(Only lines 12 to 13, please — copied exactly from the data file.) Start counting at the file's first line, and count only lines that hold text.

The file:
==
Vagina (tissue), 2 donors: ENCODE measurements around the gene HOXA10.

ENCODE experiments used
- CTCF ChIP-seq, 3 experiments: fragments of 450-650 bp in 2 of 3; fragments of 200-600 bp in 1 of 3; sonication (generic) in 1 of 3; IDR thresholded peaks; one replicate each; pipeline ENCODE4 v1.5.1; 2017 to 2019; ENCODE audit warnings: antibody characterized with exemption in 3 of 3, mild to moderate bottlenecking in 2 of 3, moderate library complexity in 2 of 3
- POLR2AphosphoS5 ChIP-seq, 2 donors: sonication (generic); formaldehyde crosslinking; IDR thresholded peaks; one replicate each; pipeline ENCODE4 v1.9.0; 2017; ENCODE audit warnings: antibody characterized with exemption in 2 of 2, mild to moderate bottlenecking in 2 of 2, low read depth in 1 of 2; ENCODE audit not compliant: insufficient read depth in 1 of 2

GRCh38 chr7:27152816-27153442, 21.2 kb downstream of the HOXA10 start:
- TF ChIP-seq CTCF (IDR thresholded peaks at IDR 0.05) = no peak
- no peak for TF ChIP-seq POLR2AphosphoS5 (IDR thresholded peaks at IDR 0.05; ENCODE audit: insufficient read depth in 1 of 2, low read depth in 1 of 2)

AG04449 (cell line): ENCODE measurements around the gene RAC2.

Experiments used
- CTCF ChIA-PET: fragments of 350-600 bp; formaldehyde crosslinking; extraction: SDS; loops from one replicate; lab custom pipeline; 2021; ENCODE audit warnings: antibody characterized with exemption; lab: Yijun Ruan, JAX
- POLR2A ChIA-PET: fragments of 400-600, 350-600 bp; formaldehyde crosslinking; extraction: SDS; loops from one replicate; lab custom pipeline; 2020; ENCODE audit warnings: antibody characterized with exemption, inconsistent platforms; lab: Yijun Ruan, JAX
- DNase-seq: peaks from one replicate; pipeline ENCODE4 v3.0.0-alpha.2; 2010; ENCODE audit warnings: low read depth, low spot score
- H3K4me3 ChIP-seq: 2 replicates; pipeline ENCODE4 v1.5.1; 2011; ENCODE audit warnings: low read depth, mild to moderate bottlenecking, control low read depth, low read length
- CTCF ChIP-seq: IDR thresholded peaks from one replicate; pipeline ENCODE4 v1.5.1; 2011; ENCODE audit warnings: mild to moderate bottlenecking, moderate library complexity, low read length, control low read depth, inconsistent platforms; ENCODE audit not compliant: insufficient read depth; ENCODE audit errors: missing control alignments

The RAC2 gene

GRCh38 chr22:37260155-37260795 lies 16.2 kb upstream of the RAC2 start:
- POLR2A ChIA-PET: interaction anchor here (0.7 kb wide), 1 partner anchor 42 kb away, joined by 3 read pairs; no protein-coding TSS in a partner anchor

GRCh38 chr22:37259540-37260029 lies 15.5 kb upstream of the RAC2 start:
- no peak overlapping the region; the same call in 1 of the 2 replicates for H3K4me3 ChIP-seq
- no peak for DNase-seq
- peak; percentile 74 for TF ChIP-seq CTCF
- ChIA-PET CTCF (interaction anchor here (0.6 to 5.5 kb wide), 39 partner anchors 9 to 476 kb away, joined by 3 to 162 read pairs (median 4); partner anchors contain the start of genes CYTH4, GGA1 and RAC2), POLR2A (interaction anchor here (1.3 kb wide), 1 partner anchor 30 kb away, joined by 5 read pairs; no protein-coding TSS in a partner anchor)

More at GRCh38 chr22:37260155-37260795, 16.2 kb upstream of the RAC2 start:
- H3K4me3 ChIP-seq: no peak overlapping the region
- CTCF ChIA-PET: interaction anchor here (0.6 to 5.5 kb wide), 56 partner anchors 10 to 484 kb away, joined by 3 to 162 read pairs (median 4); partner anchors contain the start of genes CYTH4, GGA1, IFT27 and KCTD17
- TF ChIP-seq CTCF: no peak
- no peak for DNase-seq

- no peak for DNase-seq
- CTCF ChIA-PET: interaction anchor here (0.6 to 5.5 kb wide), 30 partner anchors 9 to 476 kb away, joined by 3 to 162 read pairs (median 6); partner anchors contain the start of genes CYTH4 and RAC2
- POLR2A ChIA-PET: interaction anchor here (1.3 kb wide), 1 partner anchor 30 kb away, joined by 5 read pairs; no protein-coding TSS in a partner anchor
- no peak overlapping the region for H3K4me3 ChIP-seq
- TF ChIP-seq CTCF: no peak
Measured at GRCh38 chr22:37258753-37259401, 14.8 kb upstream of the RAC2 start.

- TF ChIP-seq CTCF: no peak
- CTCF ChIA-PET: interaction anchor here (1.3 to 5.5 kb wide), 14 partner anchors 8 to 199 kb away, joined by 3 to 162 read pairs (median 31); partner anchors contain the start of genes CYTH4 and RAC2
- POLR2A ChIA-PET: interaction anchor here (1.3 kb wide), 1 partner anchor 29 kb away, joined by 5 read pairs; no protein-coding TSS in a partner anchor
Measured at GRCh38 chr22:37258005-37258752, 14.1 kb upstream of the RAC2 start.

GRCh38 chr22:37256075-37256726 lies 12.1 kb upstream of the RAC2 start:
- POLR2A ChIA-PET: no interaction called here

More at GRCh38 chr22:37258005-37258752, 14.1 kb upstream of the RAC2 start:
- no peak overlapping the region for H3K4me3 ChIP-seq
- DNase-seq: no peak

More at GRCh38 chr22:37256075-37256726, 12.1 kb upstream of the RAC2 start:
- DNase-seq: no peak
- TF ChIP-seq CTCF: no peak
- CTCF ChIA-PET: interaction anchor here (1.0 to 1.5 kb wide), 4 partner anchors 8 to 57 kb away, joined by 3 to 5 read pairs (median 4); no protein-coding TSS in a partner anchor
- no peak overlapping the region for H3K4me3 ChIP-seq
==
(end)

- DNase-seq: peaks from one replicate; pipeline ENCODE4 v3.0.0-alpha.2; 2010; ENCODE audit warnings: low read depth, low spot score
- H3K4me3 ChIP-seq: 2 replicates; pipeline ENCODE4 v1.5.1; 2011; ENCODE audit warnings: low read depth, mild to moderate bottlenecking, control low read depth, low read length